This has sometimes led into the actual structural discrimination within public schools.
For example, Kohli has discussed the practice of tracking that has been utilized by some schools, which involves different students being placed on different educational paths over the years on the basis of the past academic performance.
In principle, the policy of affirmative action can be understood as a form of providing reparations to people from minority backgrounds due to their historical treatment within the United States. Affirmative action in education is premised on the idea that due to their historical marginalization within the United States, people from minority backgrounds, and especially Blacks, may have a sociologically less equitable chance of making it into colleges and proceeding to meet with success within society.
Therefore, quotas are established in order to offset this effect of historical discrimination and thus level the playing field.
For example, minority racial/ethnic populations within the United States disproportionately find themselves relying on state-provided welfare because they live in lower socioeconomic brackets; they also disproportionally tend to lack equitable access to social resources, such as healthcare (Richardson and Norris).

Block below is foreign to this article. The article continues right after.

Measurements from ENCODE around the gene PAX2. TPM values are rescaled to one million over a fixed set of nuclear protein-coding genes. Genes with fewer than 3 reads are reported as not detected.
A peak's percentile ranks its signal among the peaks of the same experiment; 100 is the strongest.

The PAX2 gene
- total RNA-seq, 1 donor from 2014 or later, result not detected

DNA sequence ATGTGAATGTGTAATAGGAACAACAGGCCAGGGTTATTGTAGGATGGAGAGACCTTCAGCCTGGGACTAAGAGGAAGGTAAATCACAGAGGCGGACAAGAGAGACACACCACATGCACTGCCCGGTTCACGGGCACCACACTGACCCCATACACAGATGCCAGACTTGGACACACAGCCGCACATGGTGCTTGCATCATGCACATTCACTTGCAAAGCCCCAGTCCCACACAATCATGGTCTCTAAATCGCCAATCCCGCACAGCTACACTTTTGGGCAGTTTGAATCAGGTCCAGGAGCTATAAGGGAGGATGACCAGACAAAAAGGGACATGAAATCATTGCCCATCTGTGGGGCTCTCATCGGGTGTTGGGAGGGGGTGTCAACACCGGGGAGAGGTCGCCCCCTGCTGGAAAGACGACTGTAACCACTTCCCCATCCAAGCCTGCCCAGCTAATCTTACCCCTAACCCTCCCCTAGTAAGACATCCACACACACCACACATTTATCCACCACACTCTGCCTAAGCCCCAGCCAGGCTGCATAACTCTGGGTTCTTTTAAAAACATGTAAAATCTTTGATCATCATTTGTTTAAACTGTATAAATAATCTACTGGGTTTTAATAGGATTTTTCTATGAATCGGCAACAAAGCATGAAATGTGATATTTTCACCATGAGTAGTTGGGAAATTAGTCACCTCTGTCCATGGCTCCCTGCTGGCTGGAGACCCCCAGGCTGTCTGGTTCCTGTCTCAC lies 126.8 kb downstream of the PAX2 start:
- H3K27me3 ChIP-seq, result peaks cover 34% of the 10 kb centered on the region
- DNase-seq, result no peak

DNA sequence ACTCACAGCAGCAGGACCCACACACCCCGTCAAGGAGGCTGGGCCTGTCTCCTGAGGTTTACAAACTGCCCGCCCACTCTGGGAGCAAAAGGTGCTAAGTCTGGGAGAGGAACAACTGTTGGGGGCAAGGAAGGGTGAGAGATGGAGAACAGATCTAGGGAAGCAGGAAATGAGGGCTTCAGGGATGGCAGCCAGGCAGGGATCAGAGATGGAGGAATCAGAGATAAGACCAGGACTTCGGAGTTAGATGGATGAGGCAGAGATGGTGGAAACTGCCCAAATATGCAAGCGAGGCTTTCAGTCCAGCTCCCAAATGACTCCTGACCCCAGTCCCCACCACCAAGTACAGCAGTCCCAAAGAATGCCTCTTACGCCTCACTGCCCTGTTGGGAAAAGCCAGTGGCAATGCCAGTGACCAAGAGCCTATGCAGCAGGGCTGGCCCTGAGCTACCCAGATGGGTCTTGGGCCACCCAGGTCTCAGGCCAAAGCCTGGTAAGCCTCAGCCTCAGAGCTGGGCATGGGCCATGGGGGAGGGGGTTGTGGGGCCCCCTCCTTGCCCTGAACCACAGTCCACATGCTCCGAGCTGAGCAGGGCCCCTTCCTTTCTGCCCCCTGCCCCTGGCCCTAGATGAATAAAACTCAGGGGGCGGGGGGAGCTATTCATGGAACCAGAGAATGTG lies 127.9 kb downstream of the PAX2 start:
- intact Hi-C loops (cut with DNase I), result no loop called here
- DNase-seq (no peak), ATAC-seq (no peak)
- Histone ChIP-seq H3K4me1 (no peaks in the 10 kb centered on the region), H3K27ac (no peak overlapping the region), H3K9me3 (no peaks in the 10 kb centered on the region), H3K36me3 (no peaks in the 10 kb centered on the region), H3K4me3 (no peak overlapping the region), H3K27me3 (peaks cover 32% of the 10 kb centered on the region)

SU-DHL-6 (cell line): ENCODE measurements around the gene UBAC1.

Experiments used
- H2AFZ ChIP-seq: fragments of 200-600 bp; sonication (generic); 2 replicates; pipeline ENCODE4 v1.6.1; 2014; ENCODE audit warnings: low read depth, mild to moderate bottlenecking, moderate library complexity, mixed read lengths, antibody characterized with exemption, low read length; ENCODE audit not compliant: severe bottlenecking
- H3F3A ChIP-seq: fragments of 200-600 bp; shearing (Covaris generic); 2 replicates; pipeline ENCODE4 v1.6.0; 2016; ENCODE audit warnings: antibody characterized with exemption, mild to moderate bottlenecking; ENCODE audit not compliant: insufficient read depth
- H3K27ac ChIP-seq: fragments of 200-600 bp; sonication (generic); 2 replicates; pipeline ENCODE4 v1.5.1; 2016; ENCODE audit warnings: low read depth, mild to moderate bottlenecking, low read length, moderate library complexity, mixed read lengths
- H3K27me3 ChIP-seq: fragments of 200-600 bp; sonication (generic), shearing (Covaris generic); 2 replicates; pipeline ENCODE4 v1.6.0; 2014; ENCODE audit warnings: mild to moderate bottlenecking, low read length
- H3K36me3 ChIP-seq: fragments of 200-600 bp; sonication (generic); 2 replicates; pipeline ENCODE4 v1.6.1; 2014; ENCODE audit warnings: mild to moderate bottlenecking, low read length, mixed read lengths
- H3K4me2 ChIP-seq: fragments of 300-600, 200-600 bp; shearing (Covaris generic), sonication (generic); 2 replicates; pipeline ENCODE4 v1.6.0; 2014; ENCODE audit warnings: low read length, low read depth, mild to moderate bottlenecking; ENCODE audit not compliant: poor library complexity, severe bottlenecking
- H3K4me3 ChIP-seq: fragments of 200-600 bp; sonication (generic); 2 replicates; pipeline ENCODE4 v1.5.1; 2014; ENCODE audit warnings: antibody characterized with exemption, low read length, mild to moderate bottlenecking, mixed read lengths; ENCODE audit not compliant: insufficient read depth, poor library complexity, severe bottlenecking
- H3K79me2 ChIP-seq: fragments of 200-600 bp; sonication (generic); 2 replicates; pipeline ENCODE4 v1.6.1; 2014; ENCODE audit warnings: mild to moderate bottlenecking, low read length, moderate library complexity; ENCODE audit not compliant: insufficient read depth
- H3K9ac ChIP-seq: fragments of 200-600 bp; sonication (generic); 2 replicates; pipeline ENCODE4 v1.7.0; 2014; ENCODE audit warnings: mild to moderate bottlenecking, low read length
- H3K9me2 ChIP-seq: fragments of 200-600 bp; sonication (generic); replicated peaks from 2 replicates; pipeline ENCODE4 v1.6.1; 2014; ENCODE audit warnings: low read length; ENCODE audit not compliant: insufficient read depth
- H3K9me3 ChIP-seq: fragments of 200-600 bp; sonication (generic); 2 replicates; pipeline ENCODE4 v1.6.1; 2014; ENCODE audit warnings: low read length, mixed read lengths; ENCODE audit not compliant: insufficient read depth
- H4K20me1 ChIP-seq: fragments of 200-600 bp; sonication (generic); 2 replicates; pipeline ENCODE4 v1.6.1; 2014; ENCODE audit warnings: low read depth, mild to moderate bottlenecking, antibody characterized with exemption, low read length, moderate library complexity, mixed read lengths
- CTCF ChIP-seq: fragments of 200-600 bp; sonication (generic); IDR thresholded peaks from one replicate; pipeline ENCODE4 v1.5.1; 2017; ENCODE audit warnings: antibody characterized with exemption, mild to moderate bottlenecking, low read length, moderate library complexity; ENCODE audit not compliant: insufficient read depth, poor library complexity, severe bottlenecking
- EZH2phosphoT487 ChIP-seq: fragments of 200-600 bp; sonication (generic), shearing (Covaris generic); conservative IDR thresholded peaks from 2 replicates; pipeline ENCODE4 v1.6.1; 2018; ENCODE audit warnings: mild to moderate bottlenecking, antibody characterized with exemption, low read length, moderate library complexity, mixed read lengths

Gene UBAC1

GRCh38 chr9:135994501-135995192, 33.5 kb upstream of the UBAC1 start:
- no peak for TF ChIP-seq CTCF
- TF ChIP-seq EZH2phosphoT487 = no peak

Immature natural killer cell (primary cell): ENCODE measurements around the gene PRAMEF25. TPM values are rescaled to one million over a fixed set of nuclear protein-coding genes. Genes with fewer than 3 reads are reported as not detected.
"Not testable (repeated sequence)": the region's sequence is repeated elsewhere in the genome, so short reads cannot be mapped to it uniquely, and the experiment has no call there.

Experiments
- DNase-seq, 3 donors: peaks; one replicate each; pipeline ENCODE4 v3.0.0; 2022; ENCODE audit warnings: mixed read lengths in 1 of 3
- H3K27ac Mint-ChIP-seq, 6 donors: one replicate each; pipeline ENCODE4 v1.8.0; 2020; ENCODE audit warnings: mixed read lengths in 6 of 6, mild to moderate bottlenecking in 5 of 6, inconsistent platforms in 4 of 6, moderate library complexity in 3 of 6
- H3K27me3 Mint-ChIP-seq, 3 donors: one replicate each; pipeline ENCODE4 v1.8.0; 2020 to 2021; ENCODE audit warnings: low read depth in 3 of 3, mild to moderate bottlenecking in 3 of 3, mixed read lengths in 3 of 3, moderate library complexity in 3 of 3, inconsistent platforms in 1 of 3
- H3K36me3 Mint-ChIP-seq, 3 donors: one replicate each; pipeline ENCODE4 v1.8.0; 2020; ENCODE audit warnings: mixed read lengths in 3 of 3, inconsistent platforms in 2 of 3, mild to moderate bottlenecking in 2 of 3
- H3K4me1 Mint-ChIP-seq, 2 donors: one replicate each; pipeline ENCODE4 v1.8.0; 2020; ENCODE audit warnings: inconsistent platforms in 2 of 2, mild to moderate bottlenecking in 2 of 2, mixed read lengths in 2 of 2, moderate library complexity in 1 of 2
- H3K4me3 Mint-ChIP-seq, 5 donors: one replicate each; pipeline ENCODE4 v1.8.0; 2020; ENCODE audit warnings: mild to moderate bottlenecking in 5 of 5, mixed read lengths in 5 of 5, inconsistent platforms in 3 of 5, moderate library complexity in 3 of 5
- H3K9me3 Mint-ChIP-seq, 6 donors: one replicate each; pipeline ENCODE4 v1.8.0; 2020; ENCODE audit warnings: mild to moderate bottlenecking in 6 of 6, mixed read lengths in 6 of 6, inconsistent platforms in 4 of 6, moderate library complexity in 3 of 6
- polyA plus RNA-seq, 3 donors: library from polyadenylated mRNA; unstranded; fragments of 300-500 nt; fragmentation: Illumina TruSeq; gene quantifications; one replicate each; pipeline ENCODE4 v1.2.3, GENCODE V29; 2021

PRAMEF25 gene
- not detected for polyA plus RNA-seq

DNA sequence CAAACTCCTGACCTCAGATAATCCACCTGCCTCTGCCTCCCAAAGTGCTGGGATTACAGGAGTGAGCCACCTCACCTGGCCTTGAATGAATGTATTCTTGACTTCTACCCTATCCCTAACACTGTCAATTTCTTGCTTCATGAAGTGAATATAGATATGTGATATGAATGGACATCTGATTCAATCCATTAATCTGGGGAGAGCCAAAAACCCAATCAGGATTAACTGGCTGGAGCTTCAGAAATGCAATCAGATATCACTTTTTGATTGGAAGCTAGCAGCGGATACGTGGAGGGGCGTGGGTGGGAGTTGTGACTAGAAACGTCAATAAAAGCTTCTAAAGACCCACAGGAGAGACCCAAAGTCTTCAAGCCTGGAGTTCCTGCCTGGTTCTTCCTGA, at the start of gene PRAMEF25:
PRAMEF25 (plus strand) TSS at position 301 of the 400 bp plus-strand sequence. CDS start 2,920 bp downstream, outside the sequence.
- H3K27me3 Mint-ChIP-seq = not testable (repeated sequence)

When this is translated to the context of education, students from minority populations—especially Blacks and Hispanics—often tend to struggle to achieve academic success.
To an extent, this issue may be propelled by a kind of dangerous symbiosis: on the one hand, Black students perhaps do misbehave more often, due to their negative expectations regarding the educational system; and perhaps teachers are also more sensitive to this misbehavior because they are essentially expecting it.
The onus, though, to break this cycle would clearly fall on the teacher; and the failure to do so would produce discrimination.
Again, the main issue here is not specifically that minority students feel that they are receiving a lower quality of education; rather, the issue is broader in scope and pertains to matters of respect and representation for minority students within the college campus setting.
It thus opens up to the broader sociological problems regarding race that have plagued the United States for centuries.